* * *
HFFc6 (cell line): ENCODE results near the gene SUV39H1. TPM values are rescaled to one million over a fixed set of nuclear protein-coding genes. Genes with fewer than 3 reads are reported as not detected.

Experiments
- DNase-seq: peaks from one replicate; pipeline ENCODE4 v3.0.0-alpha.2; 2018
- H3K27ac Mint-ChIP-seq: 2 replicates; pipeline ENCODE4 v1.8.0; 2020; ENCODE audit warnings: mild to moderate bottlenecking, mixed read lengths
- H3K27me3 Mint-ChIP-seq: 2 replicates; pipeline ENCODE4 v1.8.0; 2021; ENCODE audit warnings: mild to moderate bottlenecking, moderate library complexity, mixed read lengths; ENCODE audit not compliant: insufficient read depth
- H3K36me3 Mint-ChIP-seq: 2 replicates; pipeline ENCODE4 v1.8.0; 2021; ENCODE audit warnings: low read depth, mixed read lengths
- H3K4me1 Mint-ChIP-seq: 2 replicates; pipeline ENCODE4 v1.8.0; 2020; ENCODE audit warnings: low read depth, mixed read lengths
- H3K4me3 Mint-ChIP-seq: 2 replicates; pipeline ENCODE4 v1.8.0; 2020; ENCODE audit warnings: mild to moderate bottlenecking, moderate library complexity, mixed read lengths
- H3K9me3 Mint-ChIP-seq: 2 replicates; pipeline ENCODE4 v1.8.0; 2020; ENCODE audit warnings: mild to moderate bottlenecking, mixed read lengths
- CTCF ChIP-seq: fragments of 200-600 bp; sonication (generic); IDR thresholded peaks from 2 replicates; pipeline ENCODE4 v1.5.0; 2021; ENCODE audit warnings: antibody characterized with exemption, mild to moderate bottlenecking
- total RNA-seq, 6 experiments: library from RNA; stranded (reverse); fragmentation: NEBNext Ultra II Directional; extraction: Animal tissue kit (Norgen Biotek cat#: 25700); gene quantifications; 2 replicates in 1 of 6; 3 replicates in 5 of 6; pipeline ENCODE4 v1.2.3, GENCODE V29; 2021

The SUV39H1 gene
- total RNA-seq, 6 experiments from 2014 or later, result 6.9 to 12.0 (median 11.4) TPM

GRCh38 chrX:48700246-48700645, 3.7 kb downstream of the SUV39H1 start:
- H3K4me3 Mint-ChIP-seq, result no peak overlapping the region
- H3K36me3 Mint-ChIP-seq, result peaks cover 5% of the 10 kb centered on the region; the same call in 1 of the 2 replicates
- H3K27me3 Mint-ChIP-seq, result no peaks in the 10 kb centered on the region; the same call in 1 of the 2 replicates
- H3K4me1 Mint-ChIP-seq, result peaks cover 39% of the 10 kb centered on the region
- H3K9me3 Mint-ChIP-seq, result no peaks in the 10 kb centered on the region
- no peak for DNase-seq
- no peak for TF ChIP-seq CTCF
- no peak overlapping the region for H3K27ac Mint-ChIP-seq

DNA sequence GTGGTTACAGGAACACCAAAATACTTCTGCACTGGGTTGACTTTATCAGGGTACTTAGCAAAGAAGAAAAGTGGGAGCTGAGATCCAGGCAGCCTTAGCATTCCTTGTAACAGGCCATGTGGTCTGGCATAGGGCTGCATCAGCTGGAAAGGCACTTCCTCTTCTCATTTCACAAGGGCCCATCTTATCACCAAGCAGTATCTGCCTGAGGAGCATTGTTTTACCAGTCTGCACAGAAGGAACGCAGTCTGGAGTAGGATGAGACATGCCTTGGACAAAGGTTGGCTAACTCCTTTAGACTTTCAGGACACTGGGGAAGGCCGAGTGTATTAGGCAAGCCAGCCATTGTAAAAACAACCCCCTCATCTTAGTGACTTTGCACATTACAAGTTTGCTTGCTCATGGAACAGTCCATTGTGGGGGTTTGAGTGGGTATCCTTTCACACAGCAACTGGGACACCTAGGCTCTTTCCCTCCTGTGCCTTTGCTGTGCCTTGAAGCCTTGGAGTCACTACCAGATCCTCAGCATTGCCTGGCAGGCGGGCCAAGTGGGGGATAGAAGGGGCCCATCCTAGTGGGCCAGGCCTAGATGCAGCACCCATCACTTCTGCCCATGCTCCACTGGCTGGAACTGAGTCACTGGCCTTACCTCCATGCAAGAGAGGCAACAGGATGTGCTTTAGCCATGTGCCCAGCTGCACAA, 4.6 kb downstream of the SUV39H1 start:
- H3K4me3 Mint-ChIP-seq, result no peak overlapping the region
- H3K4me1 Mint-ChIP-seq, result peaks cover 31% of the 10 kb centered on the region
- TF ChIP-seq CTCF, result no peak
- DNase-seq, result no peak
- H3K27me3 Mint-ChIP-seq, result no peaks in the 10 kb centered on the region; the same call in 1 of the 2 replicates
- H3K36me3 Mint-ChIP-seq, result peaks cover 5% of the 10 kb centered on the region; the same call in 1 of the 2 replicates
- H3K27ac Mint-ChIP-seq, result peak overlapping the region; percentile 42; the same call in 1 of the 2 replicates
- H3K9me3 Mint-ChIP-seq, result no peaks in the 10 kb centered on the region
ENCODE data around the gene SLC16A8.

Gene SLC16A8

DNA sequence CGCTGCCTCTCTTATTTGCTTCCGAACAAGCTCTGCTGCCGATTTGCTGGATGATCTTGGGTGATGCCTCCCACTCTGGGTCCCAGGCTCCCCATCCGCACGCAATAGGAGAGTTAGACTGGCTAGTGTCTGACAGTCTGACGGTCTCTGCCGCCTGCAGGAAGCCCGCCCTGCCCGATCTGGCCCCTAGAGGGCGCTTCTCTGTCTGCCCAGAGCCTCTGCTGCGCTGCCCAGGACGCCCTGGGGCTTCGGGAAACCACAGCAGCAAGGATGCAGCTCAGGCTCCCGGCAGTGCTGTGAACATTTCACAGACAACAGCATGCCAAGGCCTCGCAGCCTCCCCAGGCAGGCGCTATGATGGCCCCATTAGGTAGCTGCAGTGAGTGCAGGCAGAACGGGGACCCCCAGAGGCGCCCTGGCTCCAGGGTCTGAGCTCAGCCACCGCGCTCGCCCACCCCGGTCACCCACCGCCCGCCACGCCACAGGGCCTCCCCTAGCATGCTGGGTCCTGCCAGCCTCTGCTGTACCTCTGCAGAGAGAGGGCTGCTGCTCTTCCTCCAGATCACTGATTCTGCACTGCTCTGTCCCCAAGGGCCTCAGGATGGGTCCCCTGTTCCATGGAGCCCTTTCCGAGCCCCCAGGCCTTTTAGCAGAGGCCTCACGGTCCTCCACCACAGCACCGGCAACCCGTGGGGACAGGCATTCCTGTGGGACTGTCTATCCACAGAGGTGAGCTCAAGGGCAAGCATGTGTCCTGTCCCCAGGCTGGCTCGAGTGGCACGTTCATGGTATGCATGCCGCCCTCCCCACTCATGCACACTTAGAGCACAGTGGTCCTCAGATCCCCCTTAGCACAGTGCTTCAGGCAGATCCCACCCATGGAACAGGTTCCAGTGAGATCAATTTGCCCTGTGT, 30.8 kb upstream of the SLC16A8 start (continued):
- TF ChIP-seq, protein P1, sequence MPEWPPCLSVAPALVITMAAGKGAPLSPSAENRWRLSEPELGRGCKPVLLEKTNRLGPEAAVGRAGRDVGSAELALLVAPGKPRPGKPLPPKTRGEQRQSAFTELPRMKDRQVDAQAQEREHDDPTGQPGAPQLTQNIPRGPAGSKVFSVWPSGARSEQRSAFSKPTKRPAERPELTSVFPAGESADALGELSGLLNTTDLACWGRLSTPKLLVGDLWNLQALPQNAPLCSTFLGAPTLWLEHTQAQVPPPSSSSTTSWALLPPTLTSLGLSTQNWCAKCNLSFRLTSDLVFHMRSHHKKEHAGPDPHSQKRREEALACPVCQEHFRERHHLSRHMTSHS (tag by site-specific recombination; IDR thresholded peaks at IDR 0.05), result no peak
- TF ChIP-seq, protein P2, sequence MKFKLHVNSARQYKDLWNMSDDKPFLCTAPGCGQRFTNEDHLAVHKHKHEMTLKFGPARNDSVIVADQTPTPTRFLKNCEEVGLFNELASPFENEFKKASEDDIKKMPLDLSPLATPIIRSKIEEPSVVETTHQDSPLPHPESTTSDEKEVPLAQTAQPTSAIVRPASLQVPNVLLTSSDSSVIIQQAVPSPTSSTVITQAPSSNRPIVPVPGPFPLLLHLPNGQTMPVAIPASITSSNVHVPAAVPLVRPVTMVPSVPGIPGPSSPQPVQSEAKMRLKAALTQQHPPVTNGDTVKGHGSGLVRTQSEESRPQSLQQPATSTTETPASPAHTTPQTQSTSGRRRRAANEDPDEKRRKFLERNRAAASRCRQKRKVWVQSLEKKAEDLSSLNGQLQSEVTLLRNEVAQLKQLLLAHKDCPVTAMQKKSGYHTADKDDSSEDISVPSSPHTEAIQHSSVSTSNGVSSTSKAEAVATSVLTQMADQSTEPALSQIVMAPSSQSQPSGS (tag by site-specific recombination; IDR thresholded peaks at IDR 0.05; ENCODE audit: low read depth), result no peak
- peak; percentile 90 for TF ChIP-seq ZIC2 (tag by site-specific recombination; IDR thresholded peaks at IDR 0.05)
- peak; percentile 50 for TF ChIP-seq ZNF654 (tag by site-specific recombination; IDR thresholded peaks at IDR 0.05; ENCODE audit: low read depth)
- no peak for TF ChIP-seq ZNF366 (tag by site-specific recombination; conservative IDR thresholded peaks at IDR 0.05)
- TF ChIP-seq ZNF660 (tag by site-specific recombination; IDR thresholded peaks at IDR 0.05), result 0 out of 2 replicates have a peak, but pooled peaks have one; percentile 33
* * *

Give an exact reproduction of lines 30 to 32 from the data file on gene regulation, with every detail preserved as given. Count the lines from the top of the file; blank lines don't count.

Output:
- H3K27ac Mint-ChIP-seq, result peak overlapping the region; percentile 42; the same call in 1 of the 2 replicates
- H3K9me3 Mint-ChIP-seq, result no peaks in the 10 kb centered on the region
ENCODE data around the gene SLC16A8.